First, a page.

Kwashiorkor, this disease occurs mainly in children 1 – 3 years of age. It occurs in children whose diet is grossly deficient in protein. In Africa and especially in Nigeria, it is a disease of the weaning period when child is taken from breast milk to a starchy diet. Breast milk can sustain a healthy condition only for the first 4 – 6 months, afterwards this should be supplemented with an additional diet which should be adequate and balance not lacking in protein.

Marasmus, is a disease similar to kwashiorkor but is more common in children under 1 year of age. The cause is due to starvation and under feeding or severe cases of neglect. The major difference between kwashiorkor and marasmus cases are that the marasmic child shows greater appetite, less subcutaneous fat, but is alert with no oedema or skin trouble.
A child with Marasmus
Kwashiorkor and Marasmus were rampant in the war – affected areas during the Nigerian Civil War. Sometimes both diseases may be present in one child. Researches have shown that children who have suffered from these disease in childhood, have some permanent stunting of physical growth.

It may also result in lack of full intellectual and psychological development. This may be due to a reduced number of brain cells and so a smaller brain.
Therefore it is thought that factors such as poverty, ignorant and illiterate parents, over-crowding, occurrence of infectious diseases, poor educational facilities and many others may be causes of both malnutrition and poor mental and emotional development in children.

5. Pellagra is a deficiency disease usually associated with starch – eating people of the world. It is primarily due to a dietary deficiency of niacin, one of the B complex vitamins.

6. Scurvy is not very common in populations where plenty of fruits, particularly citrus fruits are consumed. It results from a deficiency of vitamin C.
Vitamin C is necessary for the formation of intercellular materials and their healthy upkeep. If there is a deficiency, the walls of the capillaries lack strength and become fragile resulting in bleeding.

7. Obesity, to be overweight is to be unhealthy. Too much fat helps to cause high blood pressure, heart diseases, stroke, gallstones, diabetes, and arthritis in the leg and feet. Fat is made by the body if too much carbohydrate and fat are eaten. So a diet rich in starch and sugar can lead to obesity.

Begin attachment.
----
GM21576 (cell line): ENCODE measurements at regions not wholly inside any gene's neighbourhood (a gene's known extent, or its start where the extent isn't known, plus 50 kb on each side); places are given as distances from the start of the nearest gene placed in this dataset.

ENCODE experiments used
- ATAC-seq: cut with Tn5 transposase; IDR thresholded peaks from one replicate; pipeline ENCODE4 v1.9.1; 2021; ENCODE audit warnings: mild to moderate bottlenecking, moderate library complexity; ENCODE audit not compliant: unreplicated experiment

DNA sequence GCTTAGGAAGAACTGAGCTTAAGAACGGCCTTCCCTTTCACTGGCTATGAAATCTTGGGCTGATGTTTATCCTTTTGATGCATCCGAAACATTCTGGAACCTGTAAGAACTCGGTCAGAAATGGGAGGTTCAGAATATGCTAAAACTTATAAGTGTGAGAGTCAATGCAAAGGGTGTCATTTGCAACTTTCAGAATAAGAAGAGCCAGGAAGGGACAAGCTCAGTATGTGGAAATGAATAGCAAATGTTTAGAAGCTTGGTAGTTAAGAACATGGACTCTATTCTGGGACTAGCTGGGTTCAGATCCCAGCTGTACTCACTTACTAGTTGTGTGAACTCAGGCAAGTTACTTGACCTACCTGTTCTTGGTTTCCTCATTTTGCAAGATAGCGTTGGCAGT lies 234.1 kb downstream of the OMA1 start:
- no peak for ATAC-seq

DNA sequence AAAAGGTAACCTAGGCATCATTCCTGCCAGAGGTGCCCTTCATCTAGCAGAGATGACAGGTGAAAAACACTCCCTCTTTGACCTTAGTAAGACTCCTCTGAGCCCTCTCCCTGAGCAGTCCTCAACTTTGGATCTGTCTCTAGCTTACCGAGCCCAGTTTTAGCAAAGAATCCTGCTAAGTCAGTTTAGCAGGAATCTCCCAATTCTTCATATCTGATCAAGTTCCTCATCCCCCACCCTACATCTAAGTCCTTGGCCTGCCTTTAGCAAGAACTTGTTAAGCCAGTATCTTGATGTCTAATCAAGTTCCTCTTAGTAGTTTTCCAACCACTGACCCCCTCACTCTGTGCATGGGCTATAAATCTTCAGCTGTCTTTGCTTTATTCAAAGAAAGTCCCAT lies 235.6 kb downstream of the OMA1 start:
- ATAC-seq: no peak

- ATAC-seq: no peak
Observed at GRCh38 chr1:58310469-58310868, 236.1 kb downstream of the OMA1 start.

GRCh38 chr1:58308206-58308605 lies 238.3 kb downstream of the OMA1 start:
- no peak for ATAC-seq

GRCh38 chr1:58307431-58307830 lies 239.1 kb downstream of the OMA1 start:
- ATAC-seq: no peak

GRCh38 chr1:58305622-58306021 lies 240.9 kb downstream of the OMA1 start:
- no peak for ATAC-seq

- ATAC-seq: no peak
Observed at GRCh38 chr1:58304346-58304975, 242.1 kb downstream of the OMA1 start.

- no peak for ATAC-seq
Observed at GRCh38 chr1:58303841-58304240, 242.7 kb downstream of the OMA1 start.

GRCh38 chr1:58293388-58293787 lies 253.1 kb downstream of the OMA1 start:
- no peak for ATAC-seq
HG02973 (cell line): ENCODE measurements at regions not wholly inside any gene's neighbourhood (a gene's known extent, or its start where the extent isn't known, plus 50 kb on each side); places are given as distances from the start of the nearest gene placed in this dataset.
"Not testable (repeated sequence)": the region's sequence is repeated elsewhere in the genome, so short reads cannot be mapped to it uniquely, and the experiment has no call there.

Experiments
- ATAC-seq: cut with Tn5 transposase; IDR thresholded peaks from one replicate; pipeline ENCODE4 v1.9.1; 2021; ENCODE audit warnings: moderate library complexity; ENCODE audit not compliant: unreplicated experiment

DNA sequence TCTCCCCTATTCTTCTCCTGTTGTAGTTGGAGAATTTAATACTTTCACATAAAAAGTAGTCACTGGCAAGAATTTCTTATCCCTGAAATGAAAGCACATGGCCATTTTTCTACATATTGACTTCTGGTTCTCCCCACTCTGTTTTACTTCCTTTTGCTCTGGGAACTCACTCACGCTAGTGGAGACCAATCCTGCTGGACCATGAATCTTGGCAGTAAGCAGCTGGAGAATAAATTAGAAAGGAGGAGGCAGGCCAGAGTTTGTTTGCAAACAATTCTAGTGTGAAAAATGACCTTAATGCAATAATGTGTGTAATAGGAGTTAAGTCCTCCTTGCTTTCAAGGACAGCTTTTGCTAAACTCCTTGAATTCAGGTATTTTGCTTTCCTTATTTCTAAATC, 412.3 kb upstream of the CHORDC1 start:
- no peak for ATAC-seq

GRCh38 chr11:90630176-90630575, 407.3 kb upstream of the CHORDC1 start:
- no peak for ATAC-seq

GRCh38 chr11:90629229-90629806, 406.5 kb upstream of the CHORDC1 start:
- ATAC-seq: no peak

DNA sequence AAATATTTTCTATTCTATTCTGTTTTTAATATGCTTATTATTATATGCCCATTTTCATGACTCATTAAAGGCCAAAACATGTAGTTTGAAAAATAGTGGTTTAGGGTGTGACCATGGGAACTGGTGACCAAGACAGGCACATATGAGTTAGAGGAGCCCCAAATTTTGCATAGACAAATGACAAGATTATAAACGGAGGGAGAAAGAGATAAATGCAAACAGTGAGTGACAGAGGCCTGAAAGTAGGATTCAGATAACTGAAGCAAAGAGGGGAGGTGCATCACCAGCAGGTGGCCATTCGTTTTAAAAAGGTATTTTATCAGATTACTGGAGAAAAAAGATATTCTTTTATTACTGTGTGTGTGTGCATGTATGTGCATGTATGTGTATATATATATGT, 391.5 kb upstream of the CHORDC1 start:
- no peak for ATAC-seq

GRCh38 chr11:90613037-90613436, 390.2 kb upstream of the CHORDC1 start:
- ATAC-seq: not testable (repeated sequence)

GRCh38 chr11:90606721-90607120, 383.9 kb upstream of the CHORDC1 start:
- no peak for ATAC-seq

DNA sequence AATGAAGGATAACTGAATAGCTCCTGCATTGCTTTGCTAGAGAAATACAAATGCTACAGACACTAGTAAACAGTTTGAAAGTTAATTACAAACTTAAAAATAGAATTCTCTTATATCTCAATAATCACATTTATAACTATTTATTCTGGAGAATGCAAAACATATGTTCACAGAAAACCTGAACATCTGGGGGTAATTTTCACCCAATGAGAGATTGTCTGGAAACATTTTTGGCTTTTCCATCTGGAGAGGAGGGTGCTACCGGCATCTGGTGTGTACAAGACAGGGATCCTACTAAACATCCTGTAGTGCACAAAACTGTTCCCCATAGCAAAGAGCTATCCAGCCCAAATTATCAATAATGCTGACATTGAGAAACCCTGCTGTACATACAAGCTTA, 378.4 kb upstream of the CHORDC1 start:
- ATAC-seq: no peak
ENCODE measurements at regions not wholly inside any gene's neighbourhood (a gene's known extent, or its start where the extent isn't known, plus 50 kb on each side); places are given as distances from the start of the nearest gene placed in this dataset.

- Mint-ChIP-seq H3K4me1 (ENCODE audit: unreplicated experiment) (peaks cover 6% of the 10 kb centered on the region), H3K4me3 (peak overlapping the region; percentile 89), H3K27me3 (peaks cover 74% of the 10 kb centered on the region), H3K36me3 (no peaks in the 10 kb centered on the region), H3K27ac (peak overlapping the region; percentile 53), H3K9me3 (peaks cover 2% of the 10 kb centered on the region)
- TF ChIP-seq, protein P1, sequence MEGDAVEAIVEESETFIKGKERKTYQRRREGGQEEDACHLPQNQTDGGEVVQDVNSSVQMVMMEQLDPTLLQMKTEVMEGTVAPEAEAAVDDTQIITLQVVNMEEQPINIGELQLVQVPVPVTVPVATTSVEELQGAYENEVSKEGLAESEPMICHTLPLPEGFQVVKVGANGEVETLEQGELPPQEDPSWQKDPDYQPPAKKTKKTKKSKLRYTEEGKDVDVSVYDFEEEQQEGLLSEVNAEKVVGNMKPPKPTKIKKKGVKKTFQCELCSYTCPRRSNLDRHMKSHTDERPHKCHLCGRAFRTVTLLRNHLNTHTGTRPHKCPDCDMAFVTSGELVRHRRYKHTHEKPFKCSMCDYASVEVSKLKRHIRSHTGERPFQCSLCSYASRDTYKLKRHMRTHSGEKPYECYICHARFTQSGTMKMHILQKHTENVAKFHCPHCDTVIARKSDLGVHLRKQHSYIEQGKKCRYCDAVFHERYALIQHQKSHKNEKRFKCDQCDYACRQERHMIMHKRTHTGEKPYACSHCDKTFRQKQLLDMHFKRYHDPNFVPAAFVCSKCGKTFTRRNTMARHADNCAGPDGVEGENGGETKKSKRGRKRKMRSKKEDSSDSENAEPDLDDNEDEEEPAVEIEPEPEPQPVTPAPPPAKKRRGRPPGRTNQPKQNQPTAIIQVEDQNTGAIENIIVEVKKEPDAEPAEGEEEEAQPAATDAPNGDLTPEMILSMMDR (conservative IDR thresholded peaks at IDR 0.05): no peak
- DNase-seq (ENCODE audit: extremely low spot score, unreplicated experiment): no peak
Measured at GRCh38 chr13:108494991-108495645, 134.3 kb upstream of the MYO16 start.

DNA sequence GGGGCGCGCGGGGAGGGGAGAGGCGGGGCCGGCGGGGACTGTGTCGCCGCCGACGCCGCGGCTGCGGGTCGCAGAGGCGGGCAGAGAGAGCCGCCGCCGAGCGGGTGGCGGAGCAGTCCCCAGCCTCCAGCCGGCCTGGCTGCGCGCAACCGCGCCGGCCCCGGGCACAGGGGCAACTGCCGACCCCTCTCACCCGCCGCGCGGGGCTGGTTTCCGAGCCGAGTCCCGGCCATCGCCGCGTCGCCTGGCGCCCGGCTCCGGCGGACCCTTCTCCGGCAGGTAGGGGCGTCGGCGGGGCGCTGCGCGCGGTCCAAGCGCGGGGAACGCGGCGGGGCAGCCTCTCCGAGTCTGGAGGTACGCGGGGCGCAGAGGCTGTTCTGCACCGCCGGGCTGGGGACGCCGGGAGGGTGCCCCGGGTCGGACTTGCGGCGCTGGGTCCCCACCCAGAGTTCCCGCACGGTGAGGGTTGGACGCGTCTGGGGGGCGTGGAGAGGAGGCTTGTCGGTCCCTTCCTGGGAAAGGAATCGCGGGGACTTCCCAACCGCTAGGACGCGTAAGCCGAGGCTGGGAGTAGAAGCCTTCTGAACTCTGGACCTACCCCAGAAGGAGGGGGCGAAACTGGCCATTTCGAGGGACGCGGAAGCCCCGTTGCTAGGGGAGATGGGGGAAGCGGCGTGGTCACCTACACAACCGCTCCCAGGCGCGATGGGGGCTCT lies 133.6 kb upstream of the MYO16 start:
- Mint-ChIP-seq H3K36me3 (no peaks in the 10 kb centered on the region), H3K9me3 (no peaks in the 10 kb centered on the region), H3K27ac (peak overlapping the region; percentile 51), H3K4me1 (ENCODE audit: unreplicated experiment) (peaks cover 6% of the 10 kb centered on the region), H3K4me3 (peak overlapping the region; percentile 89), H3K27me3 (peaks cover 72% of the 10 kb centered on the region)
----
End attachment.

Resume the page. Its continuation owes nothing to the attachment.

This is a common condition in affluent parts of the world where incidence of heart diseases is also high. Obese people should lose weight by not eating fatty foods, not eating sugar and sweet foods, getting more exercise, and not eating so much starchy food such as corn, bread, potatoes, rice, pasta and cassava. They should eat fruits, vegetables and lean meat, and avoid over eating.

Suggestions for eliminating Malnutrition in Africa
1. There should be specific and clear government policy on national nutrition.

2. Increased food production, particularly animal protein, by improved farming of all kinds, utilizing protein from animal and plant sources and proper marketing and distribution.

3. Reduction of losses from spoilage, bad harvesting, poor storage and parasitic and pest infestation by modern storage and preservation methods.

4. Universal education in nutrition in primary school, secondary (High) school and post – secondary institutions, medical and para – medical institutions.

5. Adult education classes especially for mothers on cooking, meal planning and proper use of locally available food materials and proper feeding of children.

6. Government – subsidized production of cheap but balanced baby foods from locally available products, and made available cheaply to all low income families in towns and villages.

7. Mass – Media propaganda and education on the ill effects of malnutrition and how to overcome them by proper diet (by movies, posters, lectures etc.).